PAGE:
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Automatic Emergency Braking: A Case Study (medium.com)
18 points by cma 7 days ago | hide | past | web | favorite | 7 comments

>Car manufacturers also lack the ability to issue Over-The-Air (OTA) software updates, which is another strong limitation in developing and deploying new features.

I am actually very happy about this. I want definite times (ie after servicing) that my car is going to change algorithms, not whenever the car company decides.

In addition, I think this is a very large potential security hole.

I’ve seen it pointed out in the case of Tesla’s OTAs, for instance, drivers may get used to the behavior of Autopilot for their car in a certain segment of road and then have an OTA change that behavior without much warning.

(Of course, there are trade-offs here in that OTAs could also bring important safety functionality, such as Tesla’s fix for braking distance on the Model 3.)

That's what emergency recalls are for. It has the benefit of making it very clear to the owner that something in the vehicle is changing because you have to physically bring it to the shop. Not that it can't be solved by software, but it's not solved well today.

I disagree that the "turning vehicle" scenarios represent false positives. The driver can't possibly know that there isn't e.g. a scooter in front of the turning vehicle. It isn't safe to drive full speed ahead with the assumption that once the turning vehicle is gone, there isn't another obstacle in front of it, and the EAB is correct to brake in these instances.

Not sure in those cases, but we make assumptions all the time based on not having seen a scooter previously, and assuming a scooter couldn’t have gotten into a car-occluded area without moving faster than X mph. Most AEB maybe doesn’t use long term temporal data to make decisions or trust its own non-observations as being definitive (it may assume there was a strong chance of a false negative in detecting a scooter in a previous frame too easily and not allow that non observation to rule it out in the current frame; it may also have enough of a false negative detection rate that what it is doing is rational).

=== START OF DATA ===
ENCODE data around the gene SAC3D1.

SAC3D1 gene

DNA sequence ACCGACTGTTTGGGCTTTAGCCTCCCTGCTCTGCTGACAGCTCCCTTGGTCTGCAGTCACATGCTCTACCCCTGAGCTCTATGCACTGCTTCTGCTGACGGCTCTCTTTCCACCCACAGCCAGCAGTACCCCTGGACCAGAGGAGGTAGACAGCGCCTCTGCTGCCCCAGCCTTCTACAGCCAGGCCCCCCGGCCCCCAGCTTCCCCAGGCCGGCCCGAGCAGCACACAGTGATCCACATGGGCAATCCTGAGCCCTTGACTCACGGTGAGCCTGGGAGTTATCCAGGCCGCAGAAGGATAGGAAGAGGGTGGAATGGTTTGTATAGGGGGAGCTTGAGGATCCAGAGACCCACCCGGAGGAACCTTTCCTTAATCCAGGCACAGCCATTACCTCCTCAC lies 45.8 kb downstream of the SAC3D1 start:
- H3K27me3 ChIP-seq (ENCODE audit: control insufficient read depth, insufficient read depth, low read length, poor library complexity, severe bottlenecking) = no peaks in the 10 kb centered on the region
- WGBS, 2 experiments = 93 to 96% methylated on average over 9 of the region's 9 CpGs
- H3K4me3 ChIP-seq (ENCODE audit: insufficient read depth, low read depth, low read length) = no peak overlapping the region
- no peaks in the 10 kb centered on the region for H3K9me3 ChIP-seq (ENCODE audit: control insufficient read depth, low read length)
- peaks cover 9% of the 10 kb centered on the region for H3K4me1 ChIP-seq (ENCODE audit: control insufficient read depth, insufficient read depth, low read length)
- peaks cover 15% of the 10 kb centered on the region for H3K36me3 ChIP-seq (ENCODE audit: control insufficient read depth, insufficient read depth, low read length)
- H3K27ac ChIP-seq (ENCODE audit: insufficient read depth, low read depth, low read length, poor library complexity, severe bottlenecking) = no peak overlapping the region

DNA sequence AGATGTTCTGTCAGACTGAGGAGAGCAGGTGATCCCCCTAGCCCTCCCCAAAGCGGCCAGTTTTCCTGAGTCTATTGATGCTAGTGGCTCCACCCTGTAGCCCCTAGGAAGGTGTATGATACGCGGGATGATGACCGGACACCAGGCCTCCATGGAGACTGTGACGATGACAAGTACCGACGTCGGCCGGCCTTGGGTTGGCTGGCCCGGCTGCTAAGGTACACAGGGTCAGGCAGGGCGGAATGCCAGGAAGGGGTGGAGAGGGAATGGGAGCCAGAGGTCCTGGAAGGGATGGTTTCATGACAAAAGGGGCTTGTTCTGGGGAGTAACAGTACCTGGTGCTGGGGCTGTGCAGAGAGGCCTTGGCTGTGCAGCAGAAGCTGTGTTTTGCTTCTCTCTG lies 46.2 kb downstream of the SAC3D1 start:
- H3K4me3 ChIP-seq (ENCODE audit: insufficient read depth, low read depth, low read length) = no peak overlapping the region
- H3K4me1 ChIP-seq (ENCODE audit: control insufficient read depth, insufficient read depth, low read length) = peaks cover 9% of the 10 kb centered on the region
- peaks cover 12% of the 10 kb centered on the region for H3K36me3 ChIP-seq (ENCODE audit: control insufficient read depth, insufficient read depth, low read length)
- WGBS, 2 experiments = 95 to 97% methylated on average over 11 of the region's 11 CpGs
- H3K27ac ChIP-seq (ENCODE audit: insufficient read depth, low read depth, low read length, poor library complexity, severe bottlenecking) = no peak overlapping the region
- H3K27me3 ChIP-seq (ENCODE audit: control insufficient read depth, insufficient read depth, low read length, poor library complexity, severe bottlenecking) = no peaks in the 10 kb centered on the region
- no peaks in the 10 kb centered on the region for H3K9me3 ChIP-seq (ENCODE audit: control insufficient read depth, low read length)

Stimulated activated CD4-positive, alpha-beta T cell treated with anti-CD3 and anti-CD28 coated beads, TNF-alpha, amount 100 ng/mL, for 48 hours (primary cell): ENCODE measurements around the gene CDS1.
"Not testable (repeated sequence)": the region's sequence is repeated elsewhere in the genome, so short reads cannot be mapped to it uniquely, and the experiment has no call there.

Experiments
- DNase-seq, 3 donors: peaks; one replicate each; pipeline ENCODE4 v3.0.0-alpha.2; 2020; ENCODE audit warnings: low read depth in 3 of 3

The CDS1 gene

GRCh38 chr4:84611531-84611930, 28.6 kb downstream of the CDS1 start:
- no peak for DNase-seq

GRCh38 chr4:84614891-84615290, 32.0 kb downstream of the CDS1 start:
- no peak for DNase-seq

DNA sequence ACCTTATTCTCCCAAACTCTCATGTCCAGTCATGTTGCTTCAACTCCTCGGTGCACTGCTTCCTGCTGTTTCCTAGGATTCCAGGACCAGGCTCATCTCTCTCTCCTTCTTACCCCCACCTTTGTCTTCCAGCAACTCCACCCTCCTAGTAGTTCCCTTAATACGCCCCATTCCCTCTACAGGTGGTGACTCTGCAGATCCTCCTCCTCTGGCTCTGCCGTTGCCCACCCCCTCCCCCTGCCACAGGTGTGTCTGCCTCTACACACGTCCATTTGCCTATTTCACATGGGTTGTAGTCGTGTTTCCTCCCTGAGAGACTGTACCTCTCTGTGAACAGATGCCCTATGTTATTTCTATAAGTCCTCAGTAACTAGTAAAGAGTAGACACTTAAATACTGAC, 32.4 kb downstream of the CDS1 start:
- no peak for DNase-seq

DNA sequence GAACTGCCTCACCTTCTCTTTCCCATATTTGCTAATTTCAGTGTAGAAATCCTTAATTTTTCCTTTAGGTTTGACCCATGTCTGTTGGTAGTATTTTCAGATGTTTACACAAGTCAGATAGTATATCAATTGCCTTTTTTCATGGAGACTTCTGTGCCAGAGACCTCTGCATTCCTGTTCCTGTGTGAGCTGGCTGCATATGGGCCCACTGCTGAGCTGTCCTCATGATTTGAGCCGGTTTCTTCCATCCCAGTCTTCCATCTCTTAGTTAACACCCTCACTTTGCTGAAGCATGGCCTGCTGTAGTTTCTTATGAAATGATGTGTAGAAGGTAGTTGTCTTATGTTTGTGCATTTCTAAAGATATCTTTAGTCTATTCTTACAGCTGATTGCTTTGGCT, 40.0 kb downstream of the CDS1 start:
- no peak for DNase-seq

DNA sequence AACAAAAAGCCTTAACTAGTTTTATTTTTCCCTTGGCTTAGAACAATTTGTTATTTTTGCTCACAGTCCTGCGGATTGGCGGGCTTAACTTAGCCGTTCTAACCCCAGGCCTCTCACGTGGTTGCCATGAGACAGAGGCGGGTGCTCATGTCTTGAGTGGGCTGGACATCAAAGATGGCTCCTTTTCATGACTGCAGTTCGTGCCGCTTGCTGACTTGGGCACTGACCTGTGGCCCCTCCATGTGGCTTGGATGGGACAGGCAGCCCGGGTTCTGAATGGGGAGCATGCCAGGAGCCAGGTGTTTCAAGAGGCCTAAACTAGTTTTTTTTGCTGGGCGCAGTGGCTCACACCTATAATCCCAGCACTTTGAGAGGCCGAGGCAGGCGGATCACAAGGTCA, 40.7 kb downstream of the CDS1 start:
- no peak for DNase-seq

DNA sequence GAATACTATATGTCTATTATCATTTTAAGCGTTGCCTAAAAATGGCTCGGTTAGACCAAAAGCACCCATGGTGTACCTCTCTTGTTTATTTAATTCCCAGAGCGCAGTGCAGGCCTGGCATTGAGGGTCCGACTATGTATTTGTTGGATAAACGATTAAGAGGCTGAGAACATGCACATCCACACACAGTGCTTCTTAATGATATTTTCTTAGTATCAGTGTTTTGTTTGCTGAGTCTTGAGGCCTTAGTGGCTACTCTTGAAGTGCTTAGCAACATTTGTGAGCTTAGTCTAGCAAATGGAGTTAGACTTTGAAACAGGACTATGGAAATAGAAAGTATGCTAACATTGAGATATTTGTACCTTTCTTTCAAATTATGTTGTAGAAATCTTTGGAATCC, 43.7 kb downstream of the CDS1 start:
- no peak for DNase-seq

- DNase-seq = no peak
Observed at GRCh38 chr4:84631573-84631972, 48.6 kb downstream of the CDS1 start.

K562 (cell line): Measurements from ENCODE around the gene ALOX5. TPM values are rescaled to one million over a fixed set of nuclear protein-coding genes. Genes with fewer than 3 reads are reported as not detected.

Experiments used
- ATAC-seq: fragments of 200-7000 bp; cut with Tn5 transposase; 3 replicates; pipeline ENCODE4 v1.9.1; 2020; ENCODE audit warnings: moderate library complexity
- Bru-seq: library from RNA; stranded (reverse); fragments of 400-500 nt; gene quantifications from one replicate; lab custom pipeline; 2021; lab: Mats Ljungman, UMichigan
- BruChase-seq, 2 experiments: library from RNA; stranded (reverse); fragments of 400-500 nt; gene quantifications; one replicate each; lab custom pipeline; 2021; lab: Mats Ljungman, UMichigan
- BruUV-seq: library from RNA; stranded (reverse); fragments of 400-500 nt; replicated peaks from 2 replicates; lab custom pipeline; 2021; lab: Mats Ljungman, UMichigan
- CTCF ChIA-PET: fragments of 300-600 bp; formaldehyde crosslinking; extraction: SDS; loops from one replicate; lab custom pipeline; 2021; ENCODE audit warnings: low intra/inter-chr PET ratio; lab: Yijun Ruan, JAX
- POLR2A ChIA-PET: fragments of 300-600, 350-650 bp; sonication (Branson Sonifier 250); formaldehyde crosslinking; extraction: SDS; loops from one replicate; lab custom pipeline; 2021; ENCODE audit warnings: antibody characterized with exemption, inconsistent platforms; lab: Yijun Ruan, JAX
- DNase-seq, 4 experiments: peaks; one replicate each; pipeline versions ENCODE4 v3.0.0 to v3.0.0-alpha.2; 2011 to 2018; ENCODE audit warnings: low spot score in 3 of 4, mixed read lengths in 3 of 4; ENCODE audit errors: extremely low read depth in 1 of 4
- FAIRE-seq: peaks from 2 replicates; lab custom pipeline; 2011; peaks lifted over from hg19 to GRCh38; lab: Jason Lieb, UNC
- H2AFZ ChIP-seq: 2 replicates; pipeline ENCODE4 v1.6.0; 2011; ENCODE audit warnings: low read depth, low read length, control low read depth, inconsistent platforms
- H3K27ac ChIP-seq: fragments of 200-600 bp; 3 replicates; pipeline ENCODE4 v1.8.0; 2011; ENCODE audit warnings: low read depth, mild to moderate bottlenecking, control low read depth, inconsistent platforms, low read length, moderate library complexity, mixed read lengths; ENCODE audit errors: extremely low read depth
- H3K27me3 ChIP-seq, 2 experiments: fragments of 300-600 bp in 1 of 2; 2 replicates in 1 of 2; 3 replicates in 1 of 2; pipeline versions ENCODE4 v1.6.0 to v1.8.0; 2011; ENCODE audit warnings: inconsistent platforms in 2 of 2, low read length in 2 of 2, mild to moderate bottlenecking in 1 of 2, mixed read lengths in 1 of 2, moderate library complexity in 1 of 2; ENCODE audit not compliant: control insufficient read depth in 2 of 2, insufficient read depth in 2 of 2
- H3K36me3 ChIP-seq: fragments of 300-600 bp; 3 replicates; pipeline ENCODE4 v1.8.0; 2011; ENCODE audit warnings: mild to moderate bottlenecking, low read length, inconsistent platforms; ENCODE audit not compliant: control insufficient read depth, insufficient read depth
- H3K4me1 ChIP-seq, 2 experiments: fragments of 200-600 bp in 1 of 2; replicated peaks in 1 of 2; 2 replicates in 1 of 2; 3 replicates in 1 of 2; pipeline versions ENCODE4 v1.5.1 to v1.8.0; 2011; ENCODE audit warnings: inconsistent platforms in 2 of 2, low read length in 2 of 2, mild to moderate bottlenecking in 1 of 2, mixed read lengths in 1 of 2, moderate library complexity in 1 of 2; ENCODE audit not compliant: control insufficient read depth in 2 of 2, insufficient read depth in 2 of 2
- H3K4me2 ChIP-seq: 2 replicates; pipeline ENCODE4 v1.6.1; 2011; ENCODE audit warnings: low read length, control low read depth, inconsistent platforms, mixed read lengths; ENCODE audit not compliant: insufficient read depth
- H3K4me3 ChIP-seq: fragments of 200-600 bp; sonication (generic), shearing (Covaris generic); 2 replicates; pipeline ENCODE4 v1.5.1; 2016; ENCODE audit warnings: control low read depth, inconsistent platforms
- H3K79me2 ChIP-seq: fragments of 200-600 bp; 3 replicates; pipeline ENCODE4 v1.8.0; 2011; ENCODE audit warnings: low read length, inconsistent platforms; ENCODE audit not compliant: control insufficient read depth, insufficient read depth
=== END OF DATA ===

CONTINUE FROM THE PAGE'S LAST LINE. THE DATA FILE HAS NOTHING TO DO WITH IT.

> This is about one AEB event every 3,300 driven miles:

What the hell are people doing when they're driving? I don't mean the ones distracted by cell phones or whatever. I mean the ones who appear to be looking out their windshield, but simply don't react when something unexpected starts to happen in front of them.

I routinely find myself braking before the driver ahead of me. Passengers have even commented on it because -- I guess -- it's... unusual? So I can't fathom what. are. people. looking. at?

Do comma.ai make this data available for researchers, or is this something that they are hoping to monetise?

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